by Mark Johnston
In an astonishing admission, Nationwide’s group distribution director Matthew Wyles said that ‘as a lender, we would rather lend 75% loan-to-value on a buy-to-let mortgage to an experienced buy-to-let investor, than to a first-time buyer at 95% LTV.’ This surprising candor was expelled in a recent housing industry debate set up by HSBC Bank plc.
While the innate risk associated with First Time Buyers is quite obvious when compared to experienced buy to let borrowers, this wasn’t the reason for Matthews surprisingly forthcoming view. The Council of Mortgage Lenders has pointed out that the amount of regularity capital that an organization has to hold for a 90 per cent loan compared to say a 60 per cent mortgage is between six and eight times greater. This means that the lender will make less profit from the larger LTV deals on the back of new regulations. For Nationwide to come out and express this view in public is astonishing considering all the work that they have done in recent times to attract customers back through their doors.
The Council of Mortgage Lenders (CML) has reported that during January close to 40 per cent of buyers bought their home with cash and didn’t require a mortgage at all. There seems to be a rise in the portion of home buyers who have begun to buy their homes in cold hard cash.
Since records first began to record this statistic in 2005, there appears to be a more than doubling in the number of buyers who are using cash instead of turning to lenders for large and expensive mortgages.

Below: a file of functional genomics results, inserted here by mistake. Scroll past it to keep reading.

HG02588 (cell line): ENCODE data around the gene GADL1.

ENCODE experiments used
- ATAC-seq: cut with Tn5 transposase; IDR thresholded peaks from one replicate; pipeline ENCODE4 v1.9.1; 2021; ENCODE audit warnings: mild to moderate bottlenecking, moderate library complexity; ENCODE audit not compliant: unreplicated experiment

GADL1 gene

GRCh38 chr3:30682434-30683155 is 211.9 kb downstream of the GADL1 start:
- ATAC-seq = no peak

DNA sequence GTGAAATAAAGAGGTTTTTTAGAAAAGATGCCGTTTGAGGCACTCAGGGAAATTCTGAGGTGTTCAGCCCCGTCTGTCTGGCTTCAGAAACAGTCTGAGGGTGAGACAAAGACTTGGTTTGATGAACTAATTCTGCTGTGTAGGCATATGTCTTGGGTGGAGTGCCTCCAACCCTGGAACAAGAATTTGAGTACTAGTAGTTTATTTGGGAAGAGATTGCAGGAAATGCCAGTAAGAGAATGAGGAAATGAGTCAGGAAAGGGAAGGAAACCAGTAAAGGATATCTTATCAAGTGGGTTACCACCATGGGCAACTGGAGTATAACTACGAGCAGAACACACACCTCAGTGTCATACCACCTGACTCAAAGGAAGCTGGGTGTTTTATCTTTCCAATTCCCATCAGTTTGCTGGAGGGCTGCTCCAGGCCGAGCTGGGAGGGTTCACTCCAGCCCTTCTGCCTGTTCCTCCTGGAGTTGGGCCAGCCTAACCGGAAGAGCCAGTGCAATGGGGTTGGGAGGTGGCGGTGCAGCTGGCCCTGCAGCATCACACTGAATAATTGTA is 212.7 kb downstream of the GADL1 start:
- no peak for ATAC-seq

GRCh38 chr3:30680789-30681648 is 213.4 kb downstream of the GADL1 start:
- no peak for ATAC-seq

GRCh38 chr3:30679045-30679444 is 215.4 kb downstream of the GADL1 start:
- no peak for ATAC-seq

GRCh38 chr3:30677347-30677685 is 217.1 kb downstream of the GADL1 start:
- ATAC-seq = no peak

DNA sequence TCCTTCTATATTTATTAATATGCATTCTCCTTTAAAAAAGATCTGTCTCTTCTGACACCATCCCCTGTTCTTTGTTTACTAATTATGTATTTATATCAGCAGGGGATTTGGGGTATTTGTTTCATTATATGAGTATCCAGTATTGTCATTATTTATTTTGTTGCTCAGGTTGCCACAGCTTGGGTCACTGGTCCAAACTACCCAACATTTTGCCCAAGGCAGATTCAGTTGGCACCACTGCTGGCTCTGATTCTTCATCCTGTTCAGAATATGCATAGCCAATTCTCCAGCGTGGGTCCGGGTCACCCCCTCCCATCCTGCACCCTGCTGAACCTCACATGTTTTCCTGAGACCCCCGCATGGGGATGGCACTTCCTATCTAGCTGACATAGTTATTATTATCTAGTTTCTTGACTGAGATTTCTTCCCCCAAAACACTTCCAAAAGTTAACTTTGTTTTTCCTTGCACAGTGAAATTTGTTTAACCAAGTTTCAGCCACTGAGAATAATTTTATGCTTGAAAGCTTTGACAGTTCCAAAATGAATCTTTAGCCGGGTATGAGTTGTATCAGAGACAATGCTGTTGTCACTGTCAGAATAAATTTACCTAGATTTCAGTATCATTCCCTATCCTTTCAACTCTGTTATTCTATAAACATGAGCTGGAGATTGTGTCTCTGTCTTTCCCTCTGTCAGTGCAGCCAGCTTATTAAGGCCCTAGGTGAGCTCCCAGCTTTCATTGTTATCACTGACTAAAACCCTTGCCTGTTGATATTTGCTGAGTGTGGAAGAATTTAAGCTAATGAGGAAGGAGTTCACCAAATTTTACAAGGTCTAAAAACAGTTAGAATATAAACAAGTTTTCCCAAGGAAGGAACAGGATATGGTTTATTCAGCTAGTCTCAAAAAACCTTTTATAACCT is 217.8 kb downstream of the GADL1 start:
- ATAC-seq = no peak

Chief executive of Chesterton Humberts estate agency, Robert Bartlett, has commented that the level of cash dealing in the market is at a historic high. Robert went on to say “In certain regions, the proportion of cash buyers will be even higher than these figures suggest,” he says.
“For example, in south-west England, I would say it is probably more like 50 to 55%.
“In some areas of London, it can be up to 80%,”
This recent increase in cash buying has been attributed to “the Saga generation” according to housing expert Henry Pryor, who went on to say “They are downsizing and pocketing a profit from previous housing booms, divorcees benefiting from financial settlements and foreigners or expats returning to the UK,”
The trend is increasing because cash rich buyers see the housing market as an investment that is practical too. They can literally live inside their investment. Mr Pryor says that “Putting the money in a bank account may be safe, but you will get a woeful return on it, while stocks and shares look like the two ugly sisters – leaving property as the Cinderella of the investment world,”
One the other side of the coin is the increasing number of people who simply cannot scrape together enough money to put down a deposit. This has increased the demand in rental properties and obviously the banks and building societies will target any growing trends and market movements.
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